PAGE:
How Much Do Dental Implants Cost?

by Team eLocal
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The sound of a cracking tooth or sudden pain in your mouth can make you cringe — and not just because of the pain in your mouth, but also the pain fixing the tooth may cause to your wallet.

Unfortunately, natural teeth don't always last a lifetime. Injury, illness or poor tooth enamel can lead to major dental problems and lost teeth. Modern treatment options, such as dental implants, are nearly indistinguishable from natural teeth. However, these treatments can be more expensive than traditional treatments, and many factors can impact dental implant costs.

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What Is a Dental Implant?

Dental implants are typically made from titanium and can replace teeth that are missing or damaged beyond repair. Surgery is required to place the implants, but the exact procedure can vary based on your needs. Dental implants can replace one or many teeth. In many cases, the procedure must be done in several steps and takes several weeks or months to complete.

Preparing for the Procedure

The process will begin with a thorough exam to determine if dental implants will help you. A dentist or oral surgeon must remove any existing damaged teeth before implants can be placed. The doctor may consider whether your jaw and gums are healthy enough to support implants. If your jawbone is too weak or damaged for an implant, bone graft surgery may be required before the surgeon can place the implants.

The Implant Procedure

A surgeon will need to place your implants, and this is often done while you're under anesthesia. Dental implants serve as a new tooth root, so the surgeon will drill into your jawbone and insert the implant.

Surgeons often wait weeks or months before moving to the next part of the implant procedure. Waiting gives the titanium implant time to fuse with your jawbone, creating a solid base for your new tooth. The fusing process is called osseointegration. You may receive a temporary denture or retainer to use while you wait.

Once the implant has been integrated, the surgeon will place an abutment, a metal post connecting the implant to an artificial tooth. This requires minor oral surgery, as the surgeon must cut your gums. Finally, the new artificial tooth, similar to a dental crown, can be placed on the abutment.

How Much Does One Tooth Implant Cost?

According to Good Rx, a single dental implant costs between $3,500 and $7,000 without insurance. The per-tooth cost can be less if you need more than one implant because many parts of the procedure can be consolidated. For example, the surgeon will likely only need to place you under anesthesia once to insert the implants, instead of doing a separate procedure for each tooth.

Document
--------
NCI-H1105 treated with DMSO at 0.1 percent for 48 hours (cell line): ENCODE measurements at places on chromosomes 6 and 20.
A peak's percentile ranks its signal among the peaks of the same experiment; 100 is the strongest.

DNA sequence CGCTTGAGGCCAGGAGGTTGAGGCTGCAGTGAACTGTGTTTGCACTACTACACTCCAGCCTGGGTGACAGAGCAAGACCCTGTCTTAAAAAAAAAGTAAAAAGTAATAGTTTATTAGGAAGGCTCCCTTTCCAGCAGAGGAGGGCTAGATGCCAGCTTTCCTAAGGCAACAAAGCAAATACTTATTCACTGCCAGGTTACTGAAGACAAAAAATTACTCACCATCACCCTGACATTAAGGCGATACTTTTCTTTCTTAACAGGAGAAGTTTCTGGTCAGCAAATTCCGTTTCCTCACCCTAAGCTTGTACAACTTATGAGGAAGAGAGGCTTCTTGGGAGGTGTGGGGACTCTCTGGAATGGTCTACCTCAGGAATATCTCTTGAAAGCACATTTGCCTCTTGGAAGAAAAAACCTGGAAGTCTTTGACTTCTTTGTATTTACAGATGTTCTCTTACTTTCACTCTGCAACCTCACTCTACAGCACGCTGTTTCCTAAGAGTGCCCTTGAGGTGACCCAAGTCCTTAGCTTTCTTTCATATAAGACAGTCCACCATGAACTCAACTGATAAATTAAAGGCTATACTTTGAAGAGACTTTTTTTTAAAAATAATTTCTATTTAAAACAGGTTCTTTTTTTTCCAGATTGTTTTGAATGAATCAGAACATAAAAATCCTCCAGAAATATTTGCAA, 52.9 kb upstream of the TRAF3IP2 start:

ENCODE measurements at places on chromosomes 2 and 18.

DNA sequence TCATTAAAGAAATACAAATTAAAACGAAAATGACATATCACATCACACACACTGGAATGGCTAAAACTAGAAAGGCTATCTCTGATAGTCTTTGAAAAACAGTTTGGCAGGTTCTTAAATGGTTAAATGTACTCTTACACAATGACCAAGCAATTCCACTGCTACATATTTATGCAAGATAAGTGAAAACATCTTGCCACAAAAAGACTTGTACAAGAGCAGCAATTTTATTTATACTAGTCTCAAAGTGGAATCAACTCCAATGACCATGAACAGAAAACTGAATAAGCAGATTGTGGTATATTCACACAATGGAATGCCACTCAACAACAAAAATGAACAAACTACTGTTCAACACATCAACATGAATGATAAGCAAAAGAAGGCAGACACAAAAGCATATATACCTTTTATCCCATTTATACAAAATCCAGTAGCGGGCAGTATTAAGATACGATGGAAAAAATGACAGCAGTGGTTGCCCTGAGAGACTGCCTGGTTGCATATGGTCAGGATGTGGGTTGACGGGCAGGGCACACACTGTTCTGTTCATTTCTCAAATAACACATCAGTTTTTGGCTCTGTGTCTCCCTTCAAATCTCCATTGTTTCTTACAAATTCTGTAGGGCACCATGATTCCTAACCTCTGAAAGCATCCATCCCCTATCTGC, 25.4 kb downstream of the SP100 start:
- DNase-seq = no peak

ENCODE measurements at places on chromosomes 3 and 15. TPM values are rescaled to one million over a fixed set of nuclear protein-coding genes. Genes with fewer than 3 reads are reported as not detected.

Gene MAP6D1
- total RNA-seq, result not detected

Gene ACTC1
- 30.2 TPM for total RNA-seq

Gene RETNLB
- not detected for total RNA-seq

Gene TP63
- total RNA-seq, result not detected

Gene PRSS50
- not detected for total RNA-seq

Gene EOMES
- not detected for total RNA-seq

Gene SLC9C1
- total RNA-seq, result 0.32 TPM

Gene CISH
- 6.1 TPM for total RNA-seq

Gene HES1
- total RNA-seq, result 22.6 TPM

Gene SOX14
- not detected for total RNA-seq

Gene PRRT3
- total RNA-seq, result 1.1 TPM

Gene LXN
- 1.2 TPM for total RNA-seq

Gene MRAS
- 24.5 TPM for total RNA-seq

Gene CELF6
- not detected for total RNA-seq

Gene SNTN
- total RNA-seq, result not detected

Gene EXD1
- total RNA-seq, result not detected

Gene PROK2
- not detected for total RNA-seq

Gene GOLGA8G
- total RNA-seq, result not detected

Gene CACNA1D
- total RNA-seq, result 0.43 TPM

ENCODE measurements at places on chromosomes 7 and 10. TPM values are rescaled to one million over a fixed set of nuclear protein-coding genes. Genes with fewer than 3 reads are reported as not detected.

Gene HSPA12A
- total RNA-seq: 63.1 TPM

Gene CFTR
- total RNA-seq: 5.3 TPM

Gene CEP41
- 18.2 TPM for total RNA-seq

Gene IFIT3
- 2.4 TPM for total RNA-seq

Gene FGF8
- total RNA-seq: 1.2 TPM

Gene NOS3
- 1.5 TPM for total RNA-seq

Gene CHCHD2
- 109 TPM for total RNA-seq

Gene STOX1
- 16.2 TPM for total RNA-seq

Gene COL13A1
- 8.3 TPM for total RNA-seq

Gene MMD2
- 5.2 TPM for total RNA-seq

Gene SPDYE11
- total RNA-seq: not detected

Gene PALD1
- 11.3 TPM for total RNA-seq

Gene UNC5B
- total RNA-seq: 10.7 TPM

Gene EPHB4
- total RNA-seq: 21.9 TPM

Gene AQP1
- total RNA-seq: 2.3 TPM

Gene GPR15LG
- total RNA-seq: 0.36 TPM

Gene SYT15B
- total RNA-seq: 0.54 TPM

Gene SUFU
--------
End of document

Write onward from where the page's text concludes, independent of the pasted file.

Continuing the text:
Occasionally, health or dental insurance will cover the cost of dental implants. However, many dental insurance plans don't cover implants and consider them a cosmetic procedure. These plans may cover less permanent options, such as dental bridges or traditional dentures. However, insurance may reduce the cost of dental implants if the full cost isn't covered. Insurance may cover parts of the treatment, such as preliminary exams and X-rays.

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How Much Does a Full Mouth of Implants Cost?

The cost of full-mouth dental implants without insurance can be around $56,000. Although this is expensive, the cost per tooth is significantly less than when getting a single dental implant.

As with a single implant, insurance may not cover the costs. Insurance is more likely to cover implants when healthy teeth are lost due to an accident or a disease, such as oral cancer. Many oral surgery centers offer payment plans to patients without dental coverage.

What Factors Impact How Much Dental Implants Cost?

Dental implants can be expensive since the procedures take time and require surgery. Several factors can impact the final cost, including:

  • Treatment to remove damaged teeth
  • Whether a bone graft is needed
  • Types of materials used for the implants and artificial teeth
  • How many implants are needed

Sometimes complications can lead to additional costs. Potential complications include:

  • Infections
  • Excess swelling
  • Implants that don't fuse properly
  • Nerve damage
  • Damage to adjacent teeth

Although dental implants can be expensive, implants have a good success rate and can offer long-term tooth replacement.

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